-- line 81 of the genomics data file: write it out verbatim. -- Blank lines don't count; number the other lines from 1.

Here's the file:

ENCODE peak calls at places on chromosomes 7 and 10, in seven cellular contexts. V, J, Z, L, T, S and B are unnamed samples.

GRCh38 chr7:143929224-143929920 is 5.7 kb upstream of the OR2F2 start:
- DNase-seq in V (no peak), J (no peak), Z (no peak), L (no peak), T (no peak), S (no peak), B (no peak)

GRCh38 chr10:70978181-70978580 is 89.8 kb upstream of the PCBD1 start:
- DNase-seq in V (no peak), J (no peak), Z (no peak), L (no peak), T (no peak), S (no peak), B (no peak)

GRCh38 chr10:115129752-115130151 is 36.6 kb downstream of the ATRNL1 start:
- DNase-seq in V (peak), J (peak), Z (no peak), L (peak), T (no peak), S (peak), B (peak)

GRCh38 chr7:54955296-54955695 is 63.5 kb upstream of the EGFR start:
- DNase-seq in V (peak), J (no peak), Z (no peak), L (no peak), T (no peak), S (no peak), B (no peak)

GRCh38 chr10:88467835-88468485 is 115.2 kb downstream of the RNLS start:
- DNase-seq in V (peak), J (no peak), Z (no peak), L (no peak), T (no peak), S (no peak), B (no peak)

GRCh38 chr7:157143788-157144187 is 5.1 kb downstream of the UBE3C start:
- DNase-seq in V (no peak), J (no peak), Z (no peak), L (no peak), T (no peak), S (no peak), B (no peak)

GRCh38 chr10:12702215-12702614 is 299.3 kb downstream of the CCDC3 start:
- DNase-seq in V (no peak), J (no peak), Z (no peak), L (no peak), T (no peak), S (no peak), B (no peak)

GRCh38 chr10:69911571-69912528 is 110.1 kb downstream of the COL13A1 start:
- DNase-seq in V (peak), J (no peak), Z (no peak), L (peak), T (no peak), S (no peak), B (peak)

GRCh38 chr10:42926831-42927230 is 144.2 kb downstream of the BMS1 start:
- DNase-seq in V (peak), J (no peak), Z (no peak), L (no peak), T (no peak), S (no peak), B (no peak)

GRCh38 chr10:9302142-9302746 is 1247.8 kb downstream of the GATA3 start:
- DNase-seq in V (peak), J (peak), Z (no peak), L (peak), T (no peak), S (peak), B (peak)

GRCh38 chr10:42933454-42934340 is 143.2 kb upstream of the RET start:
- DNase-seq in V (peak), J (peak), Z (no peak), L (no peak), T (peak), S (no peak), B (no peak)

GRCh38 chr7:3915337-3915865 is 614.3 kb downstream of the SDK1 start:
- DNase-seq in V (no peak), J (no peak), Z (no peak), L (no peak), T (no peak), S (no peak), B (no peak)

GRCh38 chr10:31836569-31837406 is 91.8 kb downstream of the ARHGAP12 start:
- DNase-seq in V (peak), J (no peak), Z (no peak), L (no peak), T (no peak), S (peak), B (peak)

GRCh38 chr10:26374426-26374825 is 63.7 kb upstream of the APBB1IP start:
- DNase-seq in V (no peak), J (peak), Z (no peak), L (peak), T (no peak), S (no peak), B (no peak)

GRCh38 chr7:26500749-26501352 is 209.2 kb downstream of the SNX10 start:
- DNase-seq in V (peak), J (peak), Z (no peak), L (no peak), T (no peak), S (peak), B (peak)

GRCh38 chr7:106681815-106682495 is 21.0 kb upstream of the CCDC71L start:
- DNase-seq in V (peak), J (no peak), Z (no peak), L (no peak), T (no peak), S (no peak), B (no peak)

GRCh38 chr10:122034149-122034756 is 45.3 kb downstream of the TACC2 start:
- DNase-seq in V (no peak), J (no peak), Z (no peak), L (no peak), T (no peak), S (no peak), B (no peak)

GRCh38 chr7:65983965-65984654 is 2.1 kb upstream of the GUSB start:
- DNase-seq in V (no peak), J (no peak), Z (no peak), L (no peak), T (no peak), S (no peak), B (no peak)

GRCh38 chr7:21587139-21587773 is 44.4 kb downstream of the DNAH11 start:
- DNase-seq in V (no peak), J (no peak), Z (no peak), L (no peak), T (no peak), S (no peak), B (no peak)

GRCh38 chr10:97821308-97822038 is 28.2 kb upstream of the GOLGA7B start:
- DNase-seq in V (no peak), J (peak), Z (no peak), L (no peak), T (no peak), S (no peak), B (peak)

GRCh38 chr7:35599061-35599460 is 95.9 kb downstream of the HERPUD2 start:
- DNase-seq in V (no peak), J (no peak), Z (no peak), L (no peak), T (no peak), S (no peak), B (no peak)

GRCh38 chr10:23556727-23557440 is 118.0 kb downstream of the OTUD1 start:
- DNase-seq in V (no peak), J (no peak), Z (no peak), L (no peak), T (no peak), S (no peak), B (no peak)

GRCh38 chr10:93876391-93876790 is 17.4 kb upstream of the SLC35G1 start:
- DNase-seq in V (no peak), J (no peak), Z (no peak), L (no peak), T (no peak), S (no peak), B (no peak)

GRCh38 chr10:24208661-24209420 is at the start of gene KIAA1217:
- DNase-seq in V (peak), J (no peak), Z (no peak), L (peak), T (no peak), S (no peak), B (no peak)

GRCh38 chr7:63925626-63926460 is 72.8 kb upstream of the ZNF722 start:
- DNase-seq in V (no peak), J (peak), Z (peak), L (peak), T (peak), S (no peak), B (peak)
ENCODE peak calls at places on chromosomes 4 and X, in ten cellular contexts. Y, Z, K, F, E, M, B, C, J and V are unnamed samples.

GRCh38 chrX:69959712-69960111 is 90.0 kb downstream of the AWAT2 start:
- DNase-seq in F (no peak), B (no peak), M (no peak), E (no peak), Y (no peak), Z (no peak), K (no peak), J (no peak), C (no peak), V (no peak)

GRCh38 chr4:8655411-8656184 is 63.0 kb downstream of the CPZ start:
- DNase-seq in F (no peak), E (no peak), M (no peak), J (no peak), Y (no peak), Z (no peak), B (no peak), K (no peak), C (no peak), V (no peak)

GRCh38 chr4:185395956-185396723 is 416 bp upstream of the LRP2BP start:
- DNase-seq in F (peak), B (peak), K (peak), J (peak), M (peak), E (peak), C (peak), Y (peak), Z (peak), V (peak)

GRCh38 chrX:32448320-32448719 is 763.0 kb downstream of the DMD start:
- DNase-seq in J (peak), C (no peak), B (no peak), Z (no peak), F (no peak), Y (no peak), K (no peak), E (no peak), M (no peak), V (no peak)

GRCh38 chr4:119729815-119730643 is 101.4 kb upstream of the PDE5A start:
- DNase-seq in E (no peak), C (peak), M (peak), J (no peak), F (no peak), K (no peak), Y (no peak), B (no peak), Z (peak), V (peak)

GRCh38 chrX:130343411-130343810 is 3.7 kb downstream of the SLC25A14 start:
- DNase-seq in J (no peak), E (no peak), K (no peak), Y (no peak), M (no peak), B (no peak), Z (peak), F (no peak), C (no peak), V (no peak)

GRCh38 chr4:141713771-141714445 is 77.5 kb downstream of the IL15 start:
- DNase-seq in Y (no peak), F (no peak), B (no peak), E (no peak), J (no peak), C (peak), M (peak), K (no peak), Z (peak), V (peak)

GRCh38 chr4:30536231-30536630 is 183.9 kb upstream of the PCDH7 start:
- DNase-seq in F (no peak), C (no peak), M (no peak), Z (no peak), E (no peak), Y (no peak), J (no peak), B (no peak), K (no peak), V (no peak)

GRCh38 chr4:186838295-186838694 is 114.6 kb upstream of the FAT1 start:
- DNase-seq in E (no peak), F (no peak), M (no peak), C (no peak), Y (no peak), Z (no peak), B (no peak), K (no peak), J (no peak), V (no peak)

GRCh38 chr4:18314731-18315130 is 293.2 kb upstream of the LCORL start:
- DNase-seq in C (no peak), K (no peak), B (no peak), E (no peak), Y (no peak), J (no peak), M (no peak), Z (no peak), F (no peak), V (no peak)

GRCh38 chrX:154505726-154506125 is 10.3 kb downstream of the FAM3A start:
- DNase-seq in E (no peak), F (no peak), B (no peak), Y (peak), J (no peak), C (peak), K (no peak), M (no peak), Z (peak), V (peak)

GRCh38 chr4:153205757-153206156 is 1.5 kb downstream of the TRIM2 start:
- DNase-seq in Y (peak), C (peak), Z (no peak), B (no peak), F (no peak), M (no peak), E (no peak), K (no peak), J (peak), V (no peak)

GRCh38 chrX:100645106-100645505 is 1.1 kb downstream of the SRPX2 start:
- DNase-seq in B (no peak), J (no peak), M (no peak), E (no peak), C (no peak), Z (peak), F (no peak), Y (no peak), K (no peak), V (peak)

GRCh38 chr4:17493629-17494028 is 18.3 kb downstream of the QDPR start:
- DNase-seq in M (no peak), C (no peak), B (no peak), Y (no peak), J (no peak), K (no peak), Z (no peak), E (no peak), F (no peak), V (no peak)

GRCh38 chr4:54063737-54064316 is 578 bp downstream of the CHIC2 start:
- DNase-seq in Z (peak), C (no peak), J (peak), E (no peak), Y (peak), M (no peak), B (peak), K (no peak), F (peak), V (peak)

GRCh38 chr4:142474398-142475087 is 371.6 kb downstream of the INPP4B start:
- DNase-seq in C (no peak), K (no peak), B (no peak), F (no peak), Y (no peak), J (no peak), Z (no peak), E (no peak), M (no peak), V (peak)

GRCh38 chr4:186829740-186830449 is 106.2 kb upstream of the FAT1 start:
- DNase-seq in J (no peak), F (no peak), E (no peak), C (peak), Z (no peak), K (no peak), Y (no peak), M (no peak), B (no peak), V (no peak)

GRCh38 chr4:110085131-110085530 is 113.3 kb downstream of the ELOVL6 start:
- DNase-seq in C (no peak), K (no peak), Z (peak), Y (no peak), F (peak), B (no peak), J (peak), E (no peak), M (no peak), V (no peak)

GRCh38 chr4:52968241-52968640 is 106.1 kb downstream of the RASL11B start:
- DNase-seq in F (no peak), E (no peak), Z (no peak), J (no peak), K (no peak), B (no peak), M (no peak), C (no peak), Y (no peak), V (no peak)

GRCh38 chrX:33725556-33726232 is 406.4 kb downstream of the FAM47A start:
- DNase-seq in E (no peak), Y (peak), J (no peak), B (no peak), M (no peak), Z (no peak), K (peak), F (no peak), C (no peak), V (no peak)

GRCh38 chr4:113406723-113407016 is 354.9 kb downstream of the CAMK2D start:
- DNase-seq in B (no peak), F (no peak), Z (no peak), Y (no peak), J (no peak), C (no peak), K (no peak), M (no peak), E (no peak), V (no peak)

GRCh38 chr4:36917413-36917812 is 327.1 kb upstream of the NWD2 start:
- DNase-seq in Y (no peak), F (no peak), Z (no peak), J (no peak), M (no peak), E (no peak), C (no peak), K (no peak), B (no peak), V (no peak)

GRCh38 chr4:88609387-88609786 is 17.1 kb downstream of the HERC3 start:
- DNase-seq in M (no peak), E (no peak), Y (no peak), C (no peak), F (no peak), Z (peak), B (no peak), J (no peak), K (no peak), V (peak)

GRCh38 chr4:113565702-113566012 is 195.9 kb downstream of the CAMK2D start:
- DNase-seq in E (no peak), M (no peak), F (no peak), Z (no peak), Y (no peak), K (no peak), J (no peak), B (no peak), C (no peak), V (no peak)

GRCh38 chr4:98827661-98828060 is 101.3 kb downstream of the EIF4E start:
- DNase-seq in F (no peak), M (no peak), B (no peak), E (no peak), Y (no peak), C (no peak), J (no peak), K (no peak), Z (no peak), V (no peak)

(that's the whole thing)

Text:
GRCh38 chr4:54063737-54064316 is 578 bp downstream of the CHIC2 start: